Vitamin D and food allergy

There has been an increase of individuals with food allergy throughout the years. Since the number of individuals with food allergies increased, the level of vitamin D in the population evidently decreased. It is estimated that many individuals at the present are vitamin D insufficient and a small percentage are vitamin D deficient.

What is vitamin D?

Vitamin D or “sunshine vitamin” is vital for optimum health. It plays a big role in the maintenance of healthy bones by helping the body absorb calcium and has a role in the immune system as well.

Vitamin D

Based on research involving the use of direct administration of vitamin D in the bloodstream, it revealed a link amid diminished level of vitamin D and increased possibility of allergy sensitization among children and teenagers and food allergy among infants.

Vitamin D is generated in the body through sun exposure on the skin or consumed in the diet via food or supplements. Tuna and sardines as well as fish oils are the richest sources of dietary vitamin D. Other sources include eggs, liver and fortified foods including margarine, dairy products or infant formulas.

Connection of vitamin D and food allergy

Countries that are far away from the equator have shown increased rates of hospital admissions due to childhood food allergy than in areas that are close to the equator. In addition, the season of birth has also been linked with a higher risk of anaphylaxis and food allergy.

There is also a link between the late introduction of egg which is a common dietary source of vitamin D to the diet of an infant and food allergy. The infants who were introduced to egg earlier (between 4-6 months) had a significantly lower risk for food allergy than children who are introduced to egg later (after 6 months of age).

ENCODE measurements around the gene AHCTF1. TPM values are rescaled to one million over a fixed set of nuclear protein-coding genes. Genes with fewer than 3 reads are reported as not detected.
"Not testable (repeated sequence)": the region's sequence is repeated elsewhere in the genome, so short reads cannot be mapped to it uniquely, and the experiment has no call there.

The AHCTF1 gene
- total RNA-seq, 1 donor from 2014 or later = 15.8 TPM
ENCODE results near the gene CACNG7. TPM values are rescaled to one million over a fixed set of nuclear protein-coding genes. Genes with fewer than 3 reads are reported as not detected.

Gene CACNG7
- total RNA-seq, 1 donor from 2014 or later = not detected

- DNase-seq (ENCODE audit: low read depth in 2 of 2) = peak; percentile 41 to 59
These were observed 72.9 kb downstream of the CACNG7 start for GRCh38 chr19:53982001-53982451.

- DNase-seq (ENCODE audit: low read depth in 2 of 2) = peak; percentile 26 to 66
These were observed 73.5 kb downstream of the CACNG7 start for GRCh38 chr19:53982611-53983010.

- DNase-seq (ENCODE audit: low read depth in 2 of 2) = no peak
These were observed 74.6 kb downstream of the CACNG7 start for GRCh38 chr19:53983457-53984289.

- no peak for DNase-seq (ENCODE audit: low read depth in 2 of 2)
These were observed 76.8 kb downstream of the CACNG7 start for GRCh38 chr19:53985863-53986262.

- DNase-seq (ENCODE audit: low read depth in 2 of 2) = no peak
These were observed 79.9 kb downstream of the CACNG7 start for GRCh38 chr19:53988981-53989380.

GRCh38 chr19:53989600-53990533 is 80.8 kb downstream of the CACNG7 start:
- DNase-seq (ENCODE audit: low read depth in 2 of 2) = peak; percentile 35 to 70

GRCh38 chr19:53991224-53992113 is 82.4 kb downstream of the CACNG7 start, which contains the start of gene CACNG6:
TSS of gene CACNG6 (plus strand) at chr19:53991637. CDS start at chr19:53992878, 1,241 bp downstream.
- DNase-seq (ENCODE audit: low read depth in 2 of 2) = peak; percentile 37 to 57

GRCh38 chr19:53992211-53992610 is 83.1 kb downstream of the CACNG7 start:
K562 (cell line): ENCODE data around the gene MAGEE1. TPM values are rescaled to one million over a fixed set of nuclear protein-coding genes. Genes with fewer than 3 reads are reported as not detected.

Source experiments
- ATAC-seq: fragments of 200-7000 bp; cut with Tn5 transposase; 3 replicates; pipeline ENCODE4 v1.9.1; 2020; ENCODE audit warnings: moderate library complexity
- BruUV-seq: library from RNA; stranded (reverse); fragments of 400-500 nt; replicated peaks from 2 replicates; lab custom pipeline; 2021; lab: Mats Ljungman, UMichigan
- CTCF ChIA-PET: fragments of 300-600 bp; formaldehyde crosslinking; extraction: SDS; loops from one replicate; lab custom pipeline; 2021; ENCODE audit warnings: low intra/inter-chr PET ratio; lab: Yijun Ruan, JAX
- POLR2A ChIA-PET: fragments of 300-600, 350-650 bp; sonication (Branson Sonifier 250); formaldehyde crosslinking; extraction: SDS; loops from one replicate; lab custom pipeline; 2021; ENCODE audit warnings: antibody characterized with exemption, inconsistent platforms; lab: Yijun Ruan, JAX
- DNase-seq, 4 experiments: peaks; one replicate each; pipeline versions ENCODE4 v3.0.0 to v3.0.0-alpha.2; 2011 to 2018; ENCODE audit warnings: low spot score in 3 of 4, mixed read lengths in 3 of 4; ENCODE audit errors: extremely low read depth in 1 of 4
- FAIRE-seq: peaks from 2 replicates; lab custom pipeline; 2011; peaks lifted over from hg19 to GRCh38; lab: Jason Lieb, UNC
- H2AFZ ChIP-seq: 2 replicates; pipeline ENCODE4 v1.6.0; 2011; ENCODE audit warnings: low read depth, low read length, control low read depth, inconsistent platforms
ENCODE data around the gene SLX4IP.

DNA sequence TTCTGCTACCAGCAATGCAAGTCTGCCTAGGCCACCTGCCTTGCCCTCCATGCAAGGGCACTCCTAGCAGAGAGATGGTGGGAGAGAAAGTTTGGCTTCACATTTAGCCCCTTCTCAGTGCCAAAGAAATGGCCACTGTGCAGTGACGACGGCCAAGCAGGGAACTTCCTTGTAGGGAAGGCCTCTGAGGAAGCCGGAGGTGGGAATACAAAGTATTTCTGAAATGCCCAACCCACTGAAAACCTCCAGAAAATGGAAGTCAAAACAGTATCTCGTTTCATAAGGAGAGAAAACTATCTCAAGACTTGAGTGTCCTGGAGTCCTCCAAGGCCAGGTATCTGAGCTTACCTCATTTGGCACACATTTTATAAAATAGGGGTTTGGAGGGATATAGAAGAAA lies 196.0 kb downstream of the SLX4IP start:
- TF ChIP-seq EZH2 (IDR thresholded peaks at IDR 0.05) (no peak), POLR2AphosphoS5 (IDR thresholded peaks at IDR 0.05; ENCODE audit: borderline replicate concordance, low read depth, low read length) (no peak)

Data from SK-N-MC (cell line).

Based on research involving the use of direct administration of vitamin D in the bloodstream, it revealed a link amid diminished level of vitamin D and increased possibility of allergy sensitization among children and teenagers and food allergy among infants. In another study, infants low in vitamin D are more likely to end up with peanut or egg allergy and likely to suffer from multiple allergies than infants with normal levels of vitamin D.

What to do

In most cases, the ideal way to guarantee that the body has adequate vitamin D is maintain a combination of reasonable exposure to the sun and sufficient intake of foods that contain the vitamin. The doctor can assess the level of vitamin D with a simple blood test and recommend a supplement if needed. The supplements should only be taken based on the instructions given by the doctor.

If a woman is pregnant, ensuring adequate level of vitamin D in the body is vital in ensuring that the child will have adequate levels. Remember that the vitamin D stores of the infant in the initial year of life rely on the mother’s stores before birth. With this in mind, it is vital to ensure that the level of vitamin D in the body is within the normal range.

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